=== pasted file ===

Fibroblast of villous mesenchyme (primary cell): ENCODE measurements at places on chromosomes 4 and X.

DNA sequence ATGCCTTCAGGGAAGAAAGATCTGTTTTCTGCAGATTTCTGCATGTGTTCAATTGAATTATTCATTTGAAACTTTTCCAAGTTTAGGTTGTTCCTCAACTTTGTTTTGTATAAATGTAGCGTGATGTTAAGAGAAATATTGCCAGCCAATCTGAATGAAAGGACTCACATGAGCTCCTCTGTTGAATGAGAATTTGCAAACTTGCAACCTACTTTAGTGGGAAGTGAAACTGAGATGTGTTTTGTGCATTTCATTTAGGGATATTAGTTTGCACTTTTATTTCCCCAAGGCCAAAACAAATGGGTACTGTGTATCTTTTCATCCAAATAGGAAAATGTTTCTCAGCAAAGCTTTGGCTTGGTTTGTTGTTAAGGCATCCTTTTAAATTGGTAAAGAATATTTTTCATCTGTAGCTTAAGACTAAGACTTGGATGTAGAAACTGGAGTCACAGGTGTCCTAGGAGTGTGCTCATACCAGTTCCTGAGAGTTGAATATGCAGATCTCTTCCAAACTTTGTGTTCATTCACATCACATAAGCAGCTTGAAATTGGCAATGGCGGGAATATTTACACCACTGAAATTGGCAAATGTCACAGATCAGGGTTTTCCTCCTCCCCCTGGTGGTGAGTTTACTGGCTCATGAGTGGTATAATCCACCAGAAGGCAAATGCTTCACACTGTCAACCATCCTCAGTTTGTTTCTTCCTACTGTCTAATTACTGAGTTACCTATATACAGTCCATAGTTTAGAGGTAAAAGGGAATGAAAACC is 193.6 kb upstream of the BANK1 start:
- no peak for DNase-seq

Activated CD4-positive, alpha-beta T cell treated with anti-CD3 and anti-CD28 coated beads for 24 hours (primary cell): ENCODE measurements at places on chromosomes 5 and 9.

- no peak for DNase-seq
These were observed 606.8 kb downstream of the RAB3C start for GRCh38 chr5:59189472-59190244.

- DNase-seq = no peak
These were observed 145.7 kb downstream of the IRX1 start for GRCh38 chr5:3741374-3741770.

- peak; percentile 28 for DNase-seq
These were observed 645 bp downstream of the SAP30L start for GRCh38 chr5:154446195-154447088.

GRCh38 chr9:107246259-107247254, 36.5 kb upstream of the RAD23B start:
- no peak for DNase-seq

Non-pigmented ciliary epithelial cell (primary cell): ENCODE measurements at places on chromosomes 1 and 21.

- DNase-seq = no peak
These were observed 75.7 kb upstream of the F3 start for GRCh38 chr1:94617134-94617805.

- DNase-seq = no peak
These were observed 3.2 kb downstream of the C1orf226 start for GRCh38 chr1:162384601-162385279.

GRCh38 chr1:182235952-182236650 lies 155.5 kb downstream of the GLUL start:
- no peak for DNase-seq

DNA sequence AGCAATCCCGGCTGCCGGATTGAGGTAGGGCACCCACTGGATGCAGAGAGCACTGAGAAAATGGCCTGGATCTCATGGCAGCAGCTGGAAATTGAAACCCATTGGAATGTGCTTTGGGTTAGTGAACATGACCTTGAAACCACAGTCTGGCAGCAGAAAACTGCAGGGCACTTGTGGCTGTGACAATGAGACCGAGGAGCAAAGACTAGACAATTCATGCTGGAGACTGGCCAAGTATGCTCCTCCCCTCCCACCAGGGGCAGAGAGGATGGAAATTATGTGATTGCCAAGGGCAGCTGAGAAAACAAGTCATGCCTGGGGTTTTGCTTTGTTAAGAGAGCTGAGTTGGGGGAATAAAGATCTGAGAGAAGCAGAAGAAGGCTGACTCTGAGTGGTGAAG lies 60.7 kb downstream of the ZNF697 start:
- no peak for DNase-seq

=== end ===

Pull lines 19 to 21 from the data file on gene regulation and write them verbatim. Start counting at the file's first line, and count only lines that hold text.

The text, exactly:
- no peak for DNase-seq

DNA sequence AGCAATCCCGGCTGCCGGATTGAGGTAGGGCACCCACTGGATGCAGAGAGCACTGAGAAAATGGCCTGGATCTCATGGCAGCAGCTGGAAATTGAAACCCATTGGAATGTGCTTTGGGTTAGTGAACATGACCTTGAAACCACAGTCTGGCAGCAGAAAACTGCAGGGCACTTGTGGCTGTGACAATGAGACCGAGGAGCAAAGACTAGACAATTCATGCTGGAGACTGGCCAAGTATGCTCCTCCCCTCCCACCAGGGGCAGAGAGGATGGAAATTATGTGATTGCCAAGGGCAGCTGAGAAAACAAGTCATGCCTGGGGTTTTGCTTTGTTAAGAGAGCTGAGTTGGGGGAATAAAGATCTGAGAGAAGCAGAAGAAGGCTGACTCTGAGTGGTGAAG lies 60.7 kb downstream of the ZNF697 start:
- no peak for DNase-seq